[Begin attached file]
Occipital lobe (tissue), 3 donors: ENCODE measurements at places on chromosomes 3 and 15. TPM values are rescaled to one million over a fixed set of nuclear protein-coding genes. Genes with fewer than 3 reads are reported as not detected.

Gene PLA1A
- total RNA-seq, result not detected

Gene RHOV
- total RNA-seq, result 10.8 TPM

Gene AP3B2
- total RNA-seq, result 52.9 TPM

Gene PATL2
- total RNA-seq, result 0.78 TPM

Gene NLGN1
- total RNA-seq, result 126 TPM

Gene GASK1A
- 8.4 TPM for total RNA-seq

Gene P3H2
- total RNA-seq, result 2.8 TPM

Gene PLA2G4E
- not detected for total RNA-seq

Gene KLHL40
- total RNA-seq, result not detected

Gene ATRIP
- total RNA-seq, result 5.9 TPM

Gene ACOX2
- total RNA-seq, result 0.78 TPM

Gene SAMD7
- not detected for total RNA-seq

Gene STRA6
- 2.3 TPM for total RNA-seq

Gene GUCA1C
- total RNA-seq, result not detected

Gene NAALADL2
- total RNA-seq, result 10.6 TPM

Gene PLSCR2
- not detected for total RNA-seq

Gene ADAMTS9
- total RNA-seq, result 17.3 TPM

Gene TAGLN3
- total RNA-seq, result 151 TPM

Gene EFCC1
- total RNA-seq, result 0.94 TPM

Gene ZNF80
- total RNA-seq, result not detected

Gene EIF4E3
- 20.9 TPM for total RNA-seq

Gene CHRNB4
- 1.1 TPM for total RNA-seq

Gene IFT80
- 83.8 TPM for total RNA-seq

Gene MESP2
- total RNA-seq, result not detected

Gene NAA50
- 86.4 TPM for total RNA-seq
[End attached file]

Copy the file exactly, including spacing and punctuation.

Occipital lobe (tissue), 3 donors: ENCODE measurements at places on chromosomes 3 and 15. TPM values are rescaled to one million over a fixed set of nuclear protein-coding genes. Genes with fewer than 3 reads are reported as not detected.

Gene PLA1A
- total RNA-seq, result not detected

Gene RHOV
- total RNA-seq, result 10.8 TPM

Gene AP3B2
- total RNA-seq, result 52.9 TPM

Gene PATL2
- total RNA-seq, result 0.78 TPM

Gene NLGN1
- total RNA-seq, result 126 TPM

Gene GASK1A
- 8.4 TPM for total RNA-seq

Gene P3H2
- total RNA-seq, result 2.8 TPM

Gene PLA2G4E
- not detected for total RNA-seq

Gene KLHL40
- total RNA-seq, result not detected

Gene ATRIP
- total RNA-seq, result 5.9 TPM

Gene ACOX2
- total RNA-seq, result 0.78 TPM

Gene SAMD7
- not detected for total RNA-seq

Gene STRA6
- 2.3 TPM for total RNA-seq

Gene GUCA1C
- total RNA-seq, result not detected

Gene NAALADL2
- total RNA-seq, result 10.6 TPM

Gene PLSCR2
- not detected for total RNA-seq

Gene ADAMTS9
- total RNA-seq, result 17.3 TPM

Gene TAGLN3
- total RNA-seq, result 151 TPM

Gene EFCC1
- total RNA-seq, result 0.94 TPM

Gene ZNF80
- total RNA-seq, result not detected

Gene EIF4E3
- 20.9 TPM for total RNA-seq

Gene CHRNB4
- 1.1 TPM for total RNA-seq

Gene IFT80
- 83.8 TPM for total RNA-seq

Gene MESP2
- total RNA-seq, result not detected

Gene NAA50
- 86.4 TPM for total RNA-seq